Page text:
• Ingredients are correct for the most part, but instructions are not. At least according to the family recipe handed down to me. The family recipe I have has teaspoon of salt. As others have said, the eggs beating a lot longer. My mother mixed all ingredients except the flour together and then beat middle speed of her Kitchen Aid stand mixer for 30 minutes. I made these yesterday using her 40+ year-old Kitchen Aid mixer and her springerle pin. I miss that woman! I researched a few methods of preparation, and there seems to be the common theme of beating the eggs until ribbony and adding sugar. Variations came in when adding the flour- mixers, part in mixers, kneading... it's a hint into what tools people had in their kitchens. Thank you for sharing! Laurie@KAF
  • star rating 10/28/2014
  • Elaine from Conway, AR
  • It is absolutely essential to beat the eggs MUCH longer than recommended. I follow a recipe found at 'A Geezer's Corner' --a blog--which is very detailed and which produces a fabulous cookie. I use a combination of Anise Oil and Lemon Oil (quite a bit more than in the recipe at KAF) and Swans-Down flour, which is very finely milled. House on the Hill is my source for Springerle molds--they are not inexpensive, but I treated myself to one a year. I dust the mold and the dough (chilled over night) with confectioners sugar, not flour. I get excellent results.
  • star rating 02/24/2014
  • flitsnow from KAF Community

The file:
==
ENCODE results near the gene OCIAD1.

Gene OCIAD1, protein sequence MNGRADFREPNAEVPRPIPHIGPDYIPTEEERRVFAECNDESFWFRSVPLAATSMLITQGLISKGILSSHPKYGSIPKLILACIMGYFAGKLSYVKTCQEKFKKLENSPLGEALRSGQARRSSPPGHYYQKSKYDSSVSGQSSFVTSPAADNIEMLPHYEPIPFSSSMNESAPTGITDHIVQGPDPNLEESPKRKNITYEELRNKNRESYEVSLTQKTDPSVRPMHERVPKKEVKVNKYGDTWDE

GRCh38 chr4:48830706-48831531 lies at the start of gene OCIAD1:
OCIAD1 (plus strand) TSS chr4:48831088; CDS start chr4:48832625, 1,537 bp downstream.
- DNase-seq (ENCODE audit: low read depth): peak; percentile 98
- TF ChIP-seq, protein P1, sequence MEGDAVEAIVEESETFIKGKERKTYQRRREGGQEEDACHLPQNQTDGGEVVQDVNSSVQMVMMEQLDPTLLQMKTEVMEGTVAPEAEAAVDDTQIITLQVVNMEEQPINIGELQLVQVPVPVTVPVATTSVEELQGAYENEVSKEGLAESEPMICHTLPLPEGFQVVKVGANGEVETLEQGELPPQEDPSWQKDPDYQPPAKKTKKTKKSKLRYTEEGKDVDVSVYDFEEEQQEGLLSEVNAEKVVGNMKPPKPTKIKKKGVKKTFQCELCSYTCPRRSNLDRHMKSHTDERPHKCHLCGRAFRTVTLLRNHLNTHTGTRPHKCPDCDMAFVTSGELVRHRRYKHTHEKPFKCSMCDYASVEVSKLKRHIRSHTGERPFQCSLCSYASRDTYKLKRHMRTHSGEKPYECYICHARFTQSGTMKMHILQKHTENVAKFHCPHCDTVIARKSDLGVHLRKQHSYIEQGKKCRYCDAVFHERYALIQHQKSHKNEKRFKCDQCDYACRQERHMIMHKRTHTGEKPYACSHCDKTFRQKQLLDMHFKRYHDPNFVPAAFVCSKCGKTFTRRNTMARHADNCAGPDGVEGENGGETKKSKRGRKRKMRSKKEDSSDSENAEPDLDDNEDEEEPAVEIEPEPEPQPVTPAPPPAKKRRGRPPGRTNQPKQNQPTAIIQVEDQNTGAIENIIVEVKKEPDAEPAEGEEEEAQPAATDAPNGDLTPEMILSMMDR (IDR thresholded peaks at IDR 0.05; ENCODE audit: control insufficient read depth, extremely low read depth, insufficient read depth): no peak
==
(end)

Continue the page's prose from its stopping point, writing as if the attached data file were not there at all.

• This is a "challenging" recipe, made with confectioners' sugar which is why I don't give it a higher rating. There is another version, made with regular sugar that is easier to master. And believe me, you have to master this recipe to make it well, but once you do, it will be a standby. Two tips my great-aunt (who brought a similar recipe from Germany in 1900) gave me - beat, beat, beat the eggs and sugar together for a very long time - I have a Kitchen Aid professional mixer and usually beat the eggs for at least 10 - 15 minutes before adding the sugar. And - leave off the last 1/2 cup of flour and save it for the roll-out process. Her cookies were marvelous. She also did not have the salt in hers, used a little baking powder instead and only sprinkled the anise on the cookie sheet. Also, roll the dough a little thicker as when doing the final rollout with the springerle roller, the dough is flattened. Another hint. Use a goodly amount of flour on the springerle roller to help the cookie dough to release. Also sprinkle a fair amount of flour on the surface of the dough - it can always be brushed off after the design is impressed into the dough. The more one uses their springerle rolling pin, the easier it will be to get the cookies to release from the roller.
  • star rating 12/21/2013
  • Donna from Arizona
  • Not enough anise. I doubled it. Definitely beat the eggs at least 20 min. Mine looked like meringue, even with the yolks. I added the flavoring to the eggs for better dispersement. When I added the flour I switched to the dough hook (I have a Kitchen Aid stand mixer) and mixed it in VERY slowly. Worked really well, no tired arms. I read somewhere to let the dough rest for an hour, but I only let mine sit long enough to clean up, about 10 min. Beautiful cookies, wonderful aroma. Now, where can I get one of those sprigerle pins to make the desins in the King Arthur photos?
  • star rating 12/16/2013
  • Pamster from KAF Community
  • AP flour can be hard to mix in but it will eventually come together. I do not ever turn the cookie over during the drying period. The result is a perfect little foot, created during the baking rise. The moist underside of the cookie does not resist rising, but the dry top stays perfect. As a result you have a detailed top cookie layer, crispy firm and dunkable, with a chewy soft inside. A classic! Keep batches in the freezer. They defrost in the time it takes to make a pot of coffee and don't get strange or hard.
  • star rating 12/15/2013
  • Debbie from Moorestown, New Jersey